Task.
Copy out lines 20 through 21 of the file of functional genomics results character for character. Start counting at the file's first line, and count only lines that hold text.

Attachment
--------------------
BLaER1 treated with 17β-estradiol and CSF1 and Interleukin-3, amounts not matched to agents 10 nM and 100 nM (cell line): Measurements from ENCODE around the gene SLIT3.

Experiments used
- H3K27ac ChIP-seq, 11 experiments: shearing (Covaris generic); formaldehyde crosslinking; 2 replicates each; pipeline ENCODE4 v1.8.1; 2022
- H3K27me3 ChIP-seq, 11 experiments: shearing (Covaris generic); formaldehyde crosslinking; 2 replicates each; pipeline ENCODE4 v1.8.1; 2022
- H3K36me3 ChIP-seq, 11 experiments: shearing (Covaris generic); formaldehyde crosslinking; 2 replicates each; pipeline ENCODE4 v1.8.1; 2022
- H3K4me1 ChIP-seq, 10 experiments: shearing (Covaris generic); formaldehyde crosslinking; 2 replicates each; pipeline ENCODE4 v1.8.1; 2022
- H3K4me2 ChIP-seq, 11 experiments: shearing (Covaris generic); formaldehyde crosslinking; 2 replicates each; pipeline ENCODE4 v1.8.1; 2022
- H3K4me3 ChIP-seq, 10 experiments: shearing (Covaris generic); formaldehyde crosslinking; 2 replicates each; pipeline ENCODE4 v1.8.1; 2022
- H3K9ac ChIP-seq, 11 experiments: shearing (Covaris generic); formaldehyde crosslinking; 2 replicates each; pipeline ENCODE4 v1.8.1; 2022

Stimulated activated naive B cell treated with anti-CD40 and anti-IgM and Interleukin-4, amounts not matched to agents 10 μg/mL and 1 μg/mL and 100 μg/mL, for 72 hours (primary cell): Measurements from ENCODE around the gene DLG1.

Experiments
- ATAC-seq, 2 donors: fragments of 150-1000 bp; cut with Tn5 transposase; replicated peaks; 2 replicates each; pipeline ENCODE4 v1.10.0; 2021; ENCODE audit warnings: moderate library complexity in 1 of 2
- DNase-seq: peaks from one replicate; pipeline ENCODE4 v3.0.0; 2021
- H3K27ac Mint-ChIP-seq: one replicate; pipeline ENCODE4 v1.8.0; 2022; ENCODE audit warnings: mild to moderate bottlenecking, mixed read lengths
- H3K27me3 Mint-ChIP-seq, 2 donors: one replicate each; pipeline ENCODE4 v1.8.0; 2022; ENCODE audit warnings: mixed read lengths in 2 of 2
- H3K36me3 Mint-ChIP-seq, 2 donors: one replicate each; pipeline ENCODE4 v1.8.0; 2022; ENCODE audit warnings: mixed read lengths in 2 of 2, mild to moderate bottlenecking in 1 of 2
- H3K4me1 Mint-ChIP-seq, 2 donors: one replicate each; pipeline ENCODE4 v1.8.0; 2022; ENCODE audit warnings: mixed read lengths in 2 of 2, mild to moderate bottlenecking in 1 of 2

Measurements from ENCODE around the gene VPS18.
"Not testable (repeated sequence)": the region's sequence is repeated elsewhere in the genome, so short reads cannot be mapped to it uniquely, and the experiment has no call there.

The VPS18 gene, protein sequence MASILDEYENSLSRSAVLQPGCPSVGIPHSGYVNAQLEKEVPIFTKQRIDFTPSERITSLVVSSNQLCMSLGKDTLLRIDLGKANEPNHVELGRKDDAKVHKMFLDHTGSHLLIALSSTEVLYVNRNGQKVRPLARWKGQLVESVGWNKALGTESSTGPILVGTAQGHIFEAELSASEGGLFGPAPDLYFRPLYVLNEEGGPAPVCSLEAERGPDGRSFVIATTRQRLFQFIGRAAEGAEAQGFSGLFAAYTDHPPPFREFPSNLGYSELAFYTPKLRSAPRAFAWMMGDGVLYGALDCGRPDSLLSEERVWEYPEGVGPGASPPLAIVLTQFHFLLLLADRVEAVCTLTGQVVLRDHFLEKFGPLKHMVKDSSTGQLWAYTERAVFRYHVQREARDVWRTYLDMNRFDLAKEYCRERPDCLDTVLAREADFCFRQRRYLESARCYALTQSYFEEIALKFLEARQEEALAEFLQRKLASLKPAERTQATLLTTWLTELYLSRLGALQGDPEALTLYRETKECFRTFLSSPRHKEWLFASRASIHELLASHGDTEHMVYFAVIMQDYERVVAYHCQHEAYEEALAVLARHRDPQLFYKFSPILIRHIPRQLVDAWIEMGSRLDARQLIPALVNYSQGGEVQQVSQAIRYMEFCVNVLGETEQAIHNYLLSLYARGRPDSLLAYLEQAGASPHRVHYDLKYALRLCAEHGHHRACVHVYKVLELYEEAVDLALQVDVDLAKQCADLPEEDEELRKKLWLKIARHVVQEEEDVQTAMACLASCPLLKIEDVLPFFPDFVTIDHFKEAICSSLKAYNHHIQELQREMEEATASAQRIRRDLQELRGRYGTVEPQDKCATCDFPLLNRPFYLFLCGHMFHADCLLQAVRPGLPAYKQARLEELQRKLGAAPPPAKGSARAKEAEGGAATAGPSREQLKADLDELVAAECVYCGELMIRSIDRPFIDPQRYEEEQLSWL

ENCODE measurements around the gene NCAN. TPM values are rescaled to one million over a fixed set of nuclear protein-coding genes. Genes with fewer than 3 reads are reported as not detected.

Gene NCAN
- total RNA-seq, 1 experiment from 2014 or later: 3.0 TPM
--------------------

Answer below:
The VPS18 gene, protein sequence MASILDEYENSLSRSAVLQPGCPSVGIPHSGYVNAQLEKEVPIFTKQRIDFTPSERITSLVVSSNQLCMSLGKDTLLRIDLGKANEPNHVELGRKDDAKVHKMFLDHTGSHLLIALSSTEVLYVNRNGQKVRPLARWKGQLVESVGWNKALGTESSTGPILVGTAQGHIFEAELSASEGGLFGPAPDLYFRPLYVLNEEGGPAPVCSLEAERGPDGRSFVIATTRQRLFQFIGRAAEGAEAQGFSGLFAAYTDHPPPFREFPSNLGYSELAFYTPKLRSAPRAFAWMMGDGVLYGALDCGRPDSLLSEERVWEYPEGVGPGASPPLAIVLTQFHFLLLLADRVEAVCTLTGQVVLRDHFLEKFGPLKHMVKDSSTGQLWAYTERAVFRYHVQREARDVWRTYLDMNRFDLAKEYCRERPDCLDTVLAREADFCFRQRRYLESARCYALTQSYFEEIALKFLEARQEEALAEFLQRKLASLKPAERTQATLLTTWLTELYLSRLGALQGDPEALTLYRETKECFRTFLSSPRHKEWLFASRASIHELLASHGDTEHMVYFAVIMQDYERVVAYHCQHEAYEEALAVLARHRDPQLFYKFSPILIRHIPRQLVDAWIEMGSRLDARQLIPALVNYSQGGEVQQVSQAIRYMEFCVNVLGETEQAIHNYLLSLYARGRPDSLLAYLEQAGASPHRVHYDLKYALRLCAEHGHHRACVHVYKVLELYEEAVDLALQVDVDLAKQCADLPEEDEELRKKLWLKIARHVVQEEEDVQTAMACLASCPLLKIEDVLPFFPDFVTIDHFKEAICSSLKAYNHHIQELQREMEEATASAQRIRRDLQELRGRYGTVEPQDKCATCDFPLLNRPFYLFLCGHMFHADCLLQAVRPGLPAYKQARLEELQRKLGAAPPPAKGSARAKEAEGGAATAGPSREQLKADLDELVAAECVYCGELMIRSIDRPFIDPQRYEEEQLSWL

ENCODE measurements around the gene NCAN. TPM values are rescaled to one million over a fixed set of nuclear protein-coding genes. Genes with fewer than 3 reads are reported as not detected.